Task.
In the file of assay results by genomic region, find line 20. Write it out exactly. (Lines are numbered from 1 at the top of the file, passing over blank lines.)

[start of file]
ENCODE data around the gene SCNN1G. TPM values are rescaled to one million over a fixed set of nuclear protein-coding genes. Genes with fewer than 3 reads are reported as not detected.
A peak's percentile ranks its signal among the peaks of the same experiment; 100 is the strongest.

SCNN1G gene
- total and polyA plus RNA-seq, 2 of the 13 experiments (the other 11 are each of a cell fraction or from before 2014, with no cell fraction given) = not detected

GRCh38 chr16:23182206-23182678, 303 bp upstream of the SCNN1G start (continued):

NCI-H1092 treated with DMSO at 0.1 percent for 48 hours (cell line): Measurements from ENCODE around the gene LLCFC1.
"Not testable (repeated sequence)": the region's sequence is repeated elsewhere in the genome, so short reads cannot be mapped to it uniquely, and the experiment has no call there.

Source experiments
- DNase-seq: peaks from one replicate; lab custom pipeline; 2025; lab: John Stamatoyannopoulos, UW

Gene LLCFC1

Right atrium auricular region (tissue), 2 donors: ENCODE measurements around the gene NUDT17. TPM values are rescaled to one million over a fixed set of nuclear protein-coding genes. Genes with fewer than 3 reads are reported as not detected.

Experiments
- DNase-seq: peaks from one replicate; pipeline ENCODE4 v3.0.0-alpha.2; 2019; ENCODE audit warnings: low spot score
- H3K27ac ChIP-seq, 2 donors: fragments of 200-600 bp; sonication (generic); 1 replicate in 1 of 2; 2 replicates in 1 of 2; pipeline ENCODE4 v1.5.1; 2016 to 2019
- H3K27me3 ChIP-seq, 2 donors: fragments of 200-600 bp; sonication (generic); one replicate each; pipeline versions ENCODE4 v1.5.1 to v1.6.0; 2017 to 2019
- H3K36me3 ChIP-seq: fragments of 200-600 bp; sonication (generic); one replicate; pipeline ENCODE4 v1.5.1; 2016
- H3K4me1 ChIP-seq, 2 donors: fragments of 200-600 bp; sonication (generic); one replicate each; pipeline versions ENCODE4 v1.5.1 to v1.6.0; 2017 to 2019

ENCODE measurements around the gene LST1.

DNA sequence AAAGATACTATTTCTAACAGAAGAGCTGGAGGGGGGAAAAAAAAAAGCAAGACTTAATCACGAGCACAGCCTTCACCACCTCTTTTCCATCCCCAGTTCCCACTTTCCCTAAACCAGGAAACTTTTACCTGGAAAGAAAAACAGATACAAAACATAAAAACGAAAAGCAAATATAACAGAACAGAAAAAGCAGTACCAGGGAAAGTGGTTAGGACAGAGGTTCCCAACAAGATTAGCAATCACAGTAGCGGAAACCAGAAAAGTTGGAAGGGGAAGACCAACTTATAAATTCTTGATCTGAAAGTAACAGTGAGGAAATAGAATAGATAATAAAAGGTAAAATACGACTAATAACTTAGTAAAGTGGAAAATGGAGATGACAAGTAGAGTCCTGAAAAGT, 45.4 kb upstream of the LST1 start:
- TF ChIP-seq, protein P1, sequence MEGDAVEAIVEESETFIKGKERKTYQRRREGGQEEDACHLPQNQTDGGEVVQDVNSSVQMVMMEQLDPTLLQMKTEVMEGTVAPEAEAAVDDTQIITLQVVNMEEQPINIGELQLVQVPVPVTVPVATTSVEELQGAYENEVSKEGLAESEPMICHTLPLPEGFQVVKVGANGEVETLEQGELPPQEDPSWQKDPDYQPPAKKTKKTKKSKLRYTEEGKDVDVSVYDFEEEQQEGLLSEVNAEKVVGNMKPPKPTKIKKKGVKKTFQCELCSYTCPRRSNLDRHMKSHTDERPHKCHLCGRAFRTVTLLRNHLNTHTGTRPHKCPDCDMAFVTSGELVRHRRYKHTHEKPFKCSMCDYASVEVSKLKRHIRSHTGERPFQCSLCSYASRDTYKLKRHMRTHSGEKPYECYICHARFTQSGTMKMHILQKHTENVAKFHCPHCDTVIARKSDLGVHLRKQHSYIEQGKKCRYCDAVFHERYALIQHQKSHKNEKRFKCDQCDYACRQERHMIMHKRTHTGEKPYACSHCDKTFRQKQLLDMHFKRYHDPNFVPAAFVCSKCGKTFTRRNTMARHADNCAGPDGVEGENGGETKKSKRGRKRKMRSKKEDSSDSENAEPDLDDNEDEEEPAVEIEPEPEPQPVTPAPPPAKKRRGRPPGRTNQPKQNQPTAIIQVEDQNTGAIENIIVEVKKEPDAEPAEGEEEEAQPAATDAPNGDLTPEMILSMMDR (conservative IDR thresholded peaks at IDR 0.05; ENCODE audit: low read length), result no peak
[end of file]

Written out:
- TF ChIP-seq, protein P1, sequence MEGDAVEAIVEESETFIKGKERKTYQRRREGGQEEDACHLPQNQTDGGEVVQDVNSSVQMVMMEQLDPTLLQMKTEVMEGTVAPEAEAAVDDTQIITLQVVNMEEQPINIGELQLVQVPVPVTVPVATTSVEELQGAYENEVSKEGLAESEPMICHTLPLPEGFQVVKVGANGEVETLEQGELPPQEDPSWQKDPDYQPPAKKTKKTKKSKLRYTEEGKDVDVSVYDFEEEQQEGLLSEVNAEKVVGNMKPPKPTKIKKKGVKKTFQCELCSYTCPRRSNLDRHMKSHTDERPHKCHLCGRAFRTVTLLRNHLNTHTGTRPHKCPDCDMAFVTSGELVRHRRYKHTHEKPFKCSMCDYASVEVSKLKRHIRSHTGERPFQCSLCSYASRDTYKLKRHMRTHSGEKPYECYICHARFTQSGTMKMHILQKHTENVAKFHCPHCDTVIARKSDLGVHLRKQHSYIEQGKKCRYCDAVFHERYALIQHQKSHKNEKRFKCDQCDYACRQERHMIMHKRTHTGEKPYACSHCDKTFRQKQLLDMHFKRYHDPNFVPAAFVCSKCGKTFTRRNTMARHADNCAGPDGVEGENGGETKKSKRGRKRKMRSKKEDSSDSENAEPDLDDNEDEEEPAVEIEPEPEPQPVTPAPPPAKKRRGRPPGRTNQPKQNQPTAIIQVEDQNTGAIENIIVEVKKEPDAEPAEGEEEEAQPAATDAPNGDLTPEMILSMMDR (conservative IDR thresholded peaks at IDR 0.05; ENCODE audit: low read length), result no peak